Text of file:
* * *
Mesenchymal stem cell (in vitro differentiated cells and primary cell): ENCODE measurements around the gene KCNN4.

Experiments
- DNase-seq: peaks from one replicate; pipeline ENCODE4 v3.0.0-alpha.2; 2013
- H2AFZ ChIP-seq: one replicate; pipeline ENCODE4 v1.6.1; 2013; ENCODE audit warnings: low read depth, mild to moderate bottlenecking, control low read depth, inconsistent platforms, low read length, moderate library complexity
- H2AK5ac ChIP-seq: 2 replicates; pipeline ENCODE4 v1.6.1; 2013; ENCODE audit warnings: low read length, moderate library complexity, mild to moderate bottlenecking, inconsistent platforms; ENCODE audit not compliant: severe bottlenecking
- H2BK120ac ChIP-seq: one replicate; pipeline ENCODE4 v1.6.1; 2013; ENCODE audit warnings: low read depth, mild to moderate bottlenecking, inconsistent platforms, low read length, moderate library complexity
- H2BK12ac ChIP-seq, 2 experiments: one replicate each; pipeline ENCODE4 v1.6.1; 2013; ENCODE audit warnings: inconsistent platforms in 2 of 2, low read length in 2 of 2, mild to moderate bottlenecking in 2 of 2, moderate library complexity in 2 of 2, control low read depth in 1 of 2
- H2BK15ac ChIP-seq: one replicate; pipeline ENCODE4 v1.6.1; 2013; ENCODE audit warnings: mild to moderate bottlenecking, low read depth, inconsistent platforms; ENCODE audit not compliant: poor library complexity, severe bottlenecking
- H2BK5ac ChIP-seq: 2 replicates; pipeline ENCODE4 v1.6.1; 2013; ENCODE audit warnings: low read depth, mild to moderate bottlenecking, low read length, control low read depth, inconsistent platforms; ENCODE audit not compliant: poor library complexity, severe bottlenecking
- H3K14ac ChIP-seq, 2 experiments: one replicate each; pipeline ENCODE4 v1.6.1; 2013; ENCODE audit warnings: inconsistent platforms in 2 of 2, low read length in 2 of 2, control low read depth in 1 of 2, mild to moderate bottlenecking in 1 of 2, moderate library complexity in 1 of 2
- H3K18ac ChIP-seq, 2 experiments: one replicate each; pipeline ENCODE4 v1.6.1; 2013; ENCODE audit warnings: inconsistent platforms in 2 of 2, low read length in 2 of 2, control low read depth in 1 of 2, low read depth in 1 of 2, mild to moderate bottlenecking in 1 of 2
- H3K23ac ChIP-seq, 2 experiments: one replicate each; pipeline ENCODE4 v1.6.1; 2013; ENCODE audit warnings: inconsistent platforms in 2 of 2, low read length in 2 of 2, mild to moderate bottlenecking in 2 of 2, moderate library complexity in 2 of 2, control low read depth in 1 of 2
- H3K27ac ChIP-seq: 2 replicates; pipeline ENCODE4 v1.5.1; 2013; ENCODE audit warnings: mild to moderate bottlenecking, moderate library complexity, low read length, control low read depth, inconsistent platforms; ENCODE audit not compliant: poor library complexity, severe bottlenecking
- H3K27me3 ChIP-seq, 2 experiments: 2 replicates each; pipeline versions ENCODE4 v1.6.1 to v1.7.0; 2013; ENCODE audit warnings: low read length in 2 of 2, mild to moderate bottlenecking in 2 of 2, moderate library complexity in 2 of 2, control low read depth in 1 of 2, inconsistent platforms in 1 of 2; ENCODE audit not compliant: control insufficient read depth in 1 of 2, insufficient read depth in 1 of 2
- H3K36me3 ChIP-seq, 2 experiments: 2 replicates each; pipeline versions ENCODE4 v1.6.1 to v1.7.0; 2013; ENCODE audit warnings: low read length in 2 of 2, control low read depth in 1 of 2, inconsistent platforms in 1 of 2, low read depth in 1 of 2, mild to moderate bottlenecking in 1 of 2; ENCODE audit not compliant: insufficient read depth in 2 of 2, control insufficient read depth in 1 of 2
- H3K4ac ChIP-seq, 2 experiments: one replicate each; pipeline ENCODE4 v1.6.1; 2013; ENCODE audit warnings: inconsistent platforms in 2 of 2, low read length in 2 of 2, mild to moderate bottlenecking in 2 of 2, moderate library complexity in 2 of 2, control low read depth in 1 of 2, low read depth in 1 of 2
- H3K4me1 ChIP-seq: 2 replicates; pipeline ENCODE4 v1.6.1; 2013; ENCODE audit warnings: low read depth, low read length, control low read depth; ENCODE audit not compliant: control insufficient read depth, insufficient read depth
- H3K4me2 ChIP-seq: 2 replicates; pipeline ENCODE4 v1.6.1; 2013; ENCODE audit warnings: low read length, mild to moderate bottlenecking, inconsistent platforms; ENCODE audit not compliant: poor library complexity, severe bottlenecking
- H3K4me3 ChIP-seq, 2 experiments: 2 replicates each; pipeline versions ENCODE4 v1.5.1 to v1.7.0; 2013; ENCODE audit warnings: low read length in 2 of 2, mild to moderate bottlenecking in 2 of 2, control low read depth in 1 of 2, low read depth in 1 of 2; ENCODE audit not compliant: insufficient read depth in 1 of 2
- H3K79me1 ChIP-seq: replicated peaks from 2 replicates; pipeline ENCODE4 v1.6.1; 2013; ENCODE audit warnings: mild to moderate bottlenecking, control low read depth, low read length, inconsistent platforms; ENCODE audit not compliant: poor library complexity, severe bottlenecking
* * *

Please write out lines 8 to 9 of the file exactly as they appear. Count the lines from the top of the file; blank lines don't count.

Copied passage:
- H2BK15ac ChIP-seq: one replicate; pipeline ENCODE4 v1.6.1; 2013; ENCODE audit warnings: mild to moderate bottlenecking, low read depth, inconsistent platforms; ENCODE audit not compliant: poor library complexity, severe bottlenecking
- H2BK5ac ChIP-seq: 2 replicates; pipeline ENCODE4 v1.6.1; 2013; ENCODE audit warnings: low read depth, mild to moderate bottlenecking, low read length, control low read depth, inconsistent platforms; ENCODE audit not compliant: poor library complexity, severe bottlenecking